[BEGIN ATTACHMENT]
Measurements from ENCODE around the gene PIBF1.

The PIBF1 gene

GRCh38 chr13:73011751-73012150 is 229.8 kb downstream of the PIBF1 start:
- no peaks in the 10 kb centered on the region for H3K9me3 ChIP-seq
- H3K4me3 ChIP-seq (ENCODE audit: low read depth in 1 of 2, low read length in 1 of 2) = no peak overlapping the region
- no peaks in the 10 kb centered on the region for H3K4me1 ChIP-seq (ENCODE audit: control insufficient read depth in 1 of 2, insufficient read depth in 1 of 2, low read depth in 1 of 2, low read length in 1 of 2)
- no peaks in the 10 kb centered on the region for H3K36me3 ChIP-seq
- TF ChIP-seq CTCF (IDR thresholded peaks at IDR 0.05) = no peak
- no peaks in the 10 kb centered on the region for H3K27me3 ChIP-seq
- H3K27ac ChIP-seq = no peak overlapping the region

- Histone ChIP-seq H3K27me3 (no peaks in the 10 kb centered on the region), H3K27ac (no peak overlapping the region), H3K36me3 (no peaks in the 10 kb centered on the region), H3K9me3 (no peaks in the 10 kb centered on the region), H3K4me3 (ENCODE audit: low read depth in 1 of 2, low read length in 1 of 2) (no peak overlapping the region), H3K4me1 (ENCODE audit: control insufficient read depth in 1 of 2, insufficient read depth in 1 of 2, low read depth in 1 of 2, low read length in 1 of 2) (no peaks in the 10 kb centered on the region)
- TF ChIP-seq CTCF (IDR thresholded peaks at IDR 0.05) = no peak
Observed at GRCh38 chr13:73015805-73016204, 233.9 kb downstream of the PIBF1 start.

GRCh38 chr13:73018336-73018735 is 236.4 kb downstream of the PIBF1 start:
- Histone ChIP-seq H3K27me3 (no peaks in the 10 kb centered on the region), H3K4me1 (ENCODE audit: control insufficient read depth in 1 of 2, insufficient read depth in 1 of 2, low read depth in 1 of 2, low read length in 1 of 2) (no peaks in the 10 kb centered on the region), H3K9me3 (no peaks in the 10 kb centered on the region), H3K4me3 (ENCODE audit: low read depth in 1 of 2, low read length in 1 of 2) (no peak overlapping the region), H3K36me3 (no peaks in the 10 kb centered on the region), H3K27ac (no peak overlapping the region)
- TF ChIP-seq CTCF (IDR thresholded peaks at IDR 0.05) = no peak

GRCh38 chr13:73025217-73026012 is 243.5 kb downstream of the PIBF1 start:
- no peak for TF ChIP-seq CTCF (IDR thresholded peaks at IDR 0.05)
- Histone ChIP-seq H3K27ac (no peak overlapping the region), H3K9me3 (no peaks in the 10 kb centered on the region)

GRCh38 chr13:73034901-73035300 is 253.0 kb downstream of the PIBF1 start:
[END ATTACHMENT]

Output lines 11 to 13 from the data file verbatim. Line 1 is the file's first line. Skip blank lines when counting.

- Histone ChIP-seq H3K27me3 (no peaks in the 10 kb centered on the region), H3K27ac (no peak overlapping the region), H3K36me3 (no peaks in the 10 kb centered on the region), H3K9me3 (no peaks in the 10 kb centered on the region), H3K4me3 (ENCODE audit: low read depth in 1 of 2, low read length in 1 of 2) (no peak overlapping the region), H3K4me1 (ENCODE audit: control insufficient read depth in 1 of 2, insufficient read depth in 1 of 2, low read depth in 1 of 2, low read length in 1 of 2) (no peaks in the 10 kb centered on the region)
- TF ChIP-seq CTCF (IDR thresholded peaks at IDR 0.05) = no peak
Observed at GRCh38 chr13:73015805-73016204, 233.9 kb downstream of the PIBF1 start.